It is important to note the distinction between changing a word's definition and changing its connotation. Women have sought not to change the definitions of for example 'cunt' or 'slut', but instead to alter the cultural connotations of the terms. Thus, the reclaimed word 'cunt' is still defined as 'vagina' and the reclaimed 'slut' still means 'sexual predator'. What have been reclaimed are the social attitudes towards the concepts of vaginas and sexual predators: In a sense, this is true of a large number of terms which are regarded as positive by some yet as negative by others: Salman Rushdie gives examples of older political terms which have also been reclaimed: Also, in Thailand, poor farmers protesting against the aristocratic political system wore t-shirts with the word 'prai' 'commoner' as a symbol of pride, in "a brilliant subversion of a word that these days has insulting connotations" Banyan, After Republicans derided Barack Obama's Patient Protection and Affordable Care Act as 'Obamacare', Obama himself began using this more concise though originally derogatory term, professing that he liked it.
Richard Herring notes the paradox that, while the vagina should be celebrated, 'cunt' is an inexplicably offensive term: If you give words the power then they are nasty. But you can turn things around and use them in a different way" Anthony Barnes, Thus, reclaiming abusive language requires a change not in meaning but in attitude.
Whereas Madonna is perhaps the most significant embodiment of this transvaluation - female sexual empowerment being asserted as liberating and subversive - the theory behind it has been articulated most dramatically by Germaine Greer in her essay for Suck on the word 'whore'. Germaine Greer - who instigated the cunt-power movement, of which more later - wrote I Am A Whore , in which she consciously identified herself with the word 'whore', attempting to show that it can be positive rather than negative: Greer's biographer fundamentally misjudged her suggestion, calling it "a direct betrayal of what feminism was supposed to be about [ In fact, far from identifying as a prostitute, Greer was implying that the word 'whore' could be removed from its pejorative associations.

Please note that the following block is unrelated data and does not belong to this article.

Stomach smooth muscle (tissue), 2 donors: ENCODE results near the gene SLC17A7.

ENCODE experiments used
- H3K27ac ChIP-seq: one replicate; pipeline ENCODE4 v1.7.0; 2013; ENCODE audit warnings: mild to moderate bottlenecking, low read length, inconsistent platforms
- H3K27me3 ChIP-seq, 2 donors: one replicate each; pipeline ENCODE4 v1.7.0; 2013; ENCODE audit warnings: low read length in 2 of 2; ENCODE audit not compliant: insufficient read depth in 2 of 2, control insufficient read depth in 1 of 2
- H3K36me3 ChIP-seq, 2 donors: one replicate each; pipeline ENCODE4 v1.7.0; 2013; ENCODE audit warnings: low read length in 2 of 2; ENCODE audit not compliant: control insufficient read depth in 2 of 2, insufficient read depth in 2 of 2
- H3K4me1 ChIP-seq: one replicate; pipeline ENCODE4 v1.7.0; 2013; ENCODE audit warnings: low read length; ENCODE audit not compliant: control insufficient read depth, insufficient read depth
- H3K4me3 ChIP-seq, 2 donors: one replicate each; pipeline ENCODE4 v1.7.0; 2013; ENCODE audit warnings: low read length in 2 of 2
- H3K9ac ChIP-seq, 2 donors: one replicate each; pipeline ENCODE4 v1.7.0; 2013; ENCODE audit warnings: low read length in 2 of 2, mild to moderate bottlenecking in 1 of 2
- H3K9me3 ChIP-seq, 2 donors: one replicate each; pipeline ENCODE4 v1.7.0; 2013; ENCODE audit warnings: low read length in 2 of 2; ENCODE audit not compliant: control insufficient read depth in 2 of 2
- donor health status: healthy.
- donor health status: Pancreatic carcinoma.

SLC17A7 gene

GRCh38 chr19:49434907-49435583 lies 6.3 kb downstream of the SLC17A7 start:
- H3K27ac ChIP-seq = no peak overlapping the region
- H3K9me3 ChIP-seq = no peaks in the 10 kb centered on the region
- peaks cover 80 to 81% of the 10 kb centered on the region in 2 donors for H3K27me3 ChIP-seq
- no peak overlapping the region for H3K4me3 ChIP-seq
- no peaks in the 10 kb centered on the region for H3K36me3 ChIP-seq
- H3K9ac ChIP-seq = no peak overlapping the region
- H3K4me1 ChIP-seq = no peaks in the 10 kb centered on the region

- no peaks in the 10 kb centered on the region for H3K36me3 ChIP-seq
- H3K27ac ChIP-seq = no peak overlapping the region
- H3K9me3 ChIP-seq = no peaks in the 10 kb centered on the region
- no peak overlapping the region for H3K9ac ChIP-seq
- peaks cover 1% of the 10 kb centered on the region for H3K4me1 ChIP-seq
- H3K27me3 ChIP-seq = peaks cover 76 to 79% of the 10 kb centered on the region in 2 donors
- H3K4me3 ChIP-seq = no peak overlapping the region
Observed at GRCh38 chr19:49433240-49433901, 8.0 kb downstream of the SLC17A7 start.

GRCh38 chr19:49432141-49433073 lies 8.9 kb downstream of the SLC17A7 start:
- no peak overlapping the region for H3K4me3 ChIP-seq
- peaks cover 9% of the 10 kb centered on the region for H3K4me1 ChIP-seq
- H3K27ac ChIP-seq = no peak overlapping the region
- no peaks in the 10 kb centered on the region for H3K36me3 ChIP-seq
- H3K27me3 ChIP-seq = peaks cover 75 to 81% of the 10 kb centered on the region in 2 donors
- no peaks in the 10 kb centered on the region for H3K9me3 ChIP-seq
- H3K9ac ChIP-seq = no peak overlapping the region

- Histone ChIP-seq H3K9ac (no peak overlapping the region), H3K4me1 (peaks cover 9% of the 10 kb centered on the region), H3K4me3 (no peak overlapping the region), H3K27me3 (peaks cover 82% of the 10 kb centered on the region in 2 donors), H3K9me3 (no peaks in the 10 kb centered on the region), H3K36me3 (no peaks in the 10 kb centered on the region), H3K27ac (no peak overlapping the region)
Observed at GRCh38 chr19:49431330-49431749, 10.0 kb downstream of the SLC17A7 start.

A term with similar status is the racially abusive 'nigger', which has been reclaimed or 'flipped' by African-Americans such as Richard Pryor's Supernigger , and is used in this context as a term of endearment. Jonathon Green suggests that this use "as a binding, unifying, positive word" dates from as early as the s Jennifer Higgie, Its reappropriation is not universally accepted, however: Spike Lee has criticised what he perceives as Samuel L Jackson's insensitivity towards the word's history.
Similar attempts to reclaim other racially abusive terms such as 'paki' notably the PAK1 clothing brand have been equally contentious: In his article A Bad Word Made Good , Andrew Clark notes the reappropriation of 'wog', formerly a term of racist abuse though later used self-referentially amongst Australia's Greek community: Greek[s] happily refer to themselves as wogs [ Furthermore, Todd Anten cites the increasing transvaluation of 'chink', noting that "Virtually any word that is or has been a slur can be reappropriated by the target group" Lenny Bruce made the point that the social suppression of taboo words such as 'cunt' and 'nigger' serves to perpetuate and increase their power: He argued that only through repetition can we remove the abusive powers of taboo words: The film's director later explained that he was consciously attempting to "take everything that's negative in the language and turn it into a positive thing" Criterion, The editor of the Jewish magazine Heeb intended its title as a transvaluation of the term, a variant of 'hebe': Annie Goldflam self-identified as both a 'kike' and a 'dyke', in Queerer Than Queer: The homophobic term 'queer' has also been positively - yet contentiously - reappropriated, for example by Queer Nation: Ratna Kapur and Tayyab Mahmud cite 'fruit' amongst other terms "appropriated by the gay community as words denoting pride, self-awareness, and self-acceptance" The gay-oriented cosmetics brand FAG: Fabulous And Gay has helped to reclaim 'fag', and Todd Anten cites the company's mission statement: Larry Kramer's book Faggots began the transvaluation of another homophobic term.